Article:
In 1930, Boeing Air Transport hired eight nurses to be present on airplanes to add a feeling of safety for concerned fliers. Uniforms were mostly gray and looked like nurses outfits in the early days of flight. In the 1960s and '70s, fashion designers moonlighted as uniform designers, bringing a distinct look to the skies. Fast forward 81 years and so much has changed, though the toned-down look of flight attendant outfits is similar to the earliest days of air travel.
Which brings us to Seattle's "Style In The Aisle" exhibit, opening on Saturday at the Museum of Flight, a non-profit air and space museum. This is the second time the uniforms will be carted out for exhibit (the original exhibit was displayed in 2008). This time, the history of 12 airlines, including now defunct carriers such as TWA and Hughes Airwest (as in Howard Hughes), will be on display.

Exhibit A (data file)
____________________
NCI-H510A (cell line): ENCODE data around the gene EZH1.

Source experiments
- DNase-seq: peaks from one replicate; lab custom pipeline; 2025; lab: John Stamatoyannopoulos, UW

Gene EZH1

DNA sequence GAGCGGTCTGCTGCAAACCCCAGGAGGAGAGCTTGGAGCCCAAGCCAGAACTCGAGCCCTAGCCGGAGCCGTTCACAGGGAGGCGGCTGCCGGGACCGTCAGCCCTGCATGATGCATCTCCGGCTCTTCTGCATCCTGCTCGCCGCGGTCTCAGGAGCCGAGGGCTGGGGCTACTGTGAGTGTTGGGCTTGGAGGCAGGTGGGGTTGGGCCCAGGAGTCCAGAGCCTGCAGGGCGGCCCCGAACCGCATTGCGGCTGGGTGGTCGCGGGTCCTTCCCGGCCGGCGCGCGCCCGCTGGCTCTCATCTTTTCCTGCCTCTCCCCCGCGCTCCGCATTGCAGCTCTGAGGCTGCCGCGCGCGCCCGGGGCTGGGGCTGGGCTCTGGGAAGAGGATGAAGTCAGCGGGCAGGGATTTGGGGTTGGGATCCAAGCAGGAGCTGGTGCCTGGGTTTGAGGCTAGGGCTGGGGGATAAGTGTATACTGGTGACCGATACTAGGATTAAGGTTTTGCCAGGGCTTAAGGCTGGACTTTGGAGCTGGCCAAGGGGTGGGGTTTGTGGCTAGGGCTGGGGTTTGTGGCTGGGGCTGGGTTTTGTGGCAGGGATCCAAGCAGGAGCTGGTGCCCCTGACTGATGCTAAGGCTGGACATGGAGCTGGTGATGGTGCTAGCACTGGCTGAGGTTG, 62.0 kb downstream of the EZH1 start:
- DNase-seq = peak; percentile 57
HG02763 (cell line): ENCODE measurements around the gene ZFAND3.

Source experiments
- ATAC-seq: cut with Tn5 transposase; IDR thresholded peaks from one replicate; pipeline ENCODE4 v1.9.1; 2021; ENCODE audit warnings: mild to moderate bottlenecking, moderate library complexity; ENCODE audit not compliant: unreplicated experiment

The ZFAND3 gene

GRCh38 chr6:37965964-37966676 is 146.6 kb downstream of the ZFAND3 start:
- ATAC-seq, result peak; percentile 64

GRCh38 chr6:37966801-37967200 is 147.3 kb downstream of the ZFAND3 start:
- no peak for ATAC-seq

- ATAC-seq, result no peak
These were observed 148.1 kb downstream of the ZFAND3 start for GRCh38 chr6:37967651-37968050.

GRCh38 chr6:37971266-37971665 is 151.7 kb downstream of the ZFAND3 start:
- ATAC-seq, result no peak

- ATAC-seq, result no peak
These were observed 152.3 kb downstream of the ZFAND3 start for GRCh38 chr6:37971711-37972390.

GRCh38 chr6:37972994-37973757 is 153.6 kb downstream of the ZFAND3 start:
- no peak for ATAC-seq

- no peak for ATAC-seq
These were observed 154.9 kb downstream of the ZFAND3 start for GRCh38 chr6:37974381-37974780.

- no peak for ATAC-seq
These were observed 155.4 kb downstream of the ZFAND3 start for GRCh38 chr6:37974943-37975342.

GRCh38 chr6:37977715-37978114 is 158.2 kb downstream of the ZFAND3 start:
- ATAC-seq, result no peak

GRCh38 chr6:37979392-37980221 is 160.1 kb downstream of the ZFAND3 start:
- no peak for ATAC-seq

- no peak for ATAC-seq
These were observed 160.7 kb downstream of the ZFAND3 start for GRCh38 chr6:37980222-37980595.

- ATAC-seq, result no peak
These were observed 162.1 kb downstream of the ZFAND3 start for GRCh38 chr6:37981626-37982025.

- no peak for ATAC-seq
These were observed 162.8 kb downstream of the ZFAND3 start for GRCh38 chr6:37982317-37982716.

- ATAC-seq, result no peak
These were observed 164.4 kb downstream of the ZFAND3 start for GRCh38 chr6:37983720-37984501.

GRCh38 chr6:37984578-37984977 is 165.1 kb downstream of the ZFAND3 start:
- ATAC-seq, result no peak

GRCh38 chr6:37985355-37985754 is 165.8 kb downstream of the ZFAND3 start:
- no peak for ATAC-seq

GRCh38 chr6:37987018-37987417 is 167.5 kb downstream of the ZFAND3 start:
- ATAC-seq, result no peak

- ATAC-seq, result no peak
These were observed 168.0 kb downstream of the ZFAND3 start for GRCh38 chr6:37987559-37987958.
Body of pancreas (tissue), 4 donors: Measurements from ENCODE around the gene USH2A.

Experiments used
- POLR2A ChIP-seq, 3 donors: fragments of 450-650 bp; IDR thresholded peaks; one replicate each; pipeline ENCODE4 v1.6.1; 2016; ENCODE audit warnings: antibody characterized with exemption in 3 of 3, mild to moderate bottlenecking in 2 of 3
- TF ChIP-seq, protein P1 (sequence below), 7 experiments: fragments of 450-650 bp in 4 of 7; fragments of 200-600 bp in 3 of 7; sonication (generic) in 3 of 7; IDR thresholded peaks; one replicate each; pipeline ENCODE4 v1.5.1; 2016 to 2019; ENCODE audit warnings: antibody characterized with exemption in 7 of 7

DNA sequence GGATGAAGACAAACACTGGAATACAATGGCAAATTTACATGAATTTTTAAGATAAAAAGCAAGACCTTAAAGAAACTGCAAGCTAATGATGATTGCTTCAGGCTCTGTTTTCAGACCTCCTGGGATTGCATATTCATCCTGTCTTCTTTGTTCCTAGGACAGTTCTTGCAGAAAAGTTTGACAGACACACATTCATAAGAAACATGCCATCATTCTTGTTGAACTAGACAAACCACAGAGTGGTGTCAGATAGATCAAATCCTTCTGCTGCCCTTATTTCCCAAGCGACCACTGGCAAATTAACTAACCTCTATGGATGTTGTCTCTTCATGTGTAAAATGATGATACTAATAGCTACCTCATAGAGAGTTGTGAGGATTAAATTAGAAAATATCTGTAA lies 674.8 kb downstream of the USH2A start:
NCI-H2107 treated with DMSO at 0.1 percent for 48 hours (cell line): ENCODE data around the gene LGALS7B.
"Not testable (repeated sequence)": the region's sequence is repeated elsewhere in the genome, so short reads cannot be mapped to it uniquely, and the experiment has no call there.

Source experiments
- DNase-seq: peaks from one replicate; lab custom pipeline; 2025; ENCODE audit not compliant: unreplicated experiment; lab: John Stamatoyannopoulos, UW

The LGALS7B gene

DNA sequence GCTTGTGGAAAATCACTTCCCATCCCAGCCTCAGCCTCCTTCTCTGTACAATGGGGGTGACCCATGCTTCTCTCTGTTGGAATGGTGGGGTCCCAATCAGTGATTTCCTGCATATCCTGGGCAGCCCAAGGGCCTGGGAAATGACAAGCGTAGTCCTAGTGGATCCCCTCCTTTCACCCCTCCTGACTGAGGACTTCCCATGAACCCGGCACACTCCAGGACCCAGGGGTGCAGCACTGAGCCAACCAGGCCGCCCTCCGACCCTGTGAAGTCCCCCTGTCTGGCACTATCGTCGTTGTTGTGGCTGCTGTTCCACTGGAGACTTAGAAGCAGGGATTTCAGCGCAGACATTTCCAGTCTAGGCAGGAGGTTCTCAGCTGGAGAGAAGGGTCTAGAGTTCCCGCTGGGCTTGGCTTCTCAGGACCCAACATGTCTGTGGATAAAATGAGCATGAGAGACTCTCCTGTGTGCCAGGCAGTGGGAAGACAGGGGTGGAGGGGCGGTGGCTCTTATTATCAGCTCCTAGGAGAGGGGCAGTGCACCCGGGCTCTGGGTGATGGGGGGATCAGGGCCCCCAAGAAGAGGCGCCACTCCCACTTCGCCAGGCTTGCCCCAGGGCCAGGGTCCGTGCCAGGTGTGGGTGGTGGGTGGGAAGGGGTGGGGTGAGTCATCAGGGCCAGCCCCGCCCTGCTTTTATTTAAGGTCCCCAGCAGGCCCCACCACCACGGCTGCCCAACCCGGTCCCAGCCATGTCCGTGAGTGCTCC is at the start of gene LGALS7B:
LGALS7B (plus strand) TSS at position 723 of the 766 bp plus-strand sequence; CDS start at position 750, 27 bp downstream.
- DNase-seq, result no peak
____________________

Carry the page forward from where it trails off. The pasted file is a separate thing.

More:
Take a walk down memory lane, check out the designs by design icons like Emilio Pucci and remember the glory days of air travel.
HuffPost Lifestyle is a daily newsletter that will make you happier and healthier — one email at a time. Learn more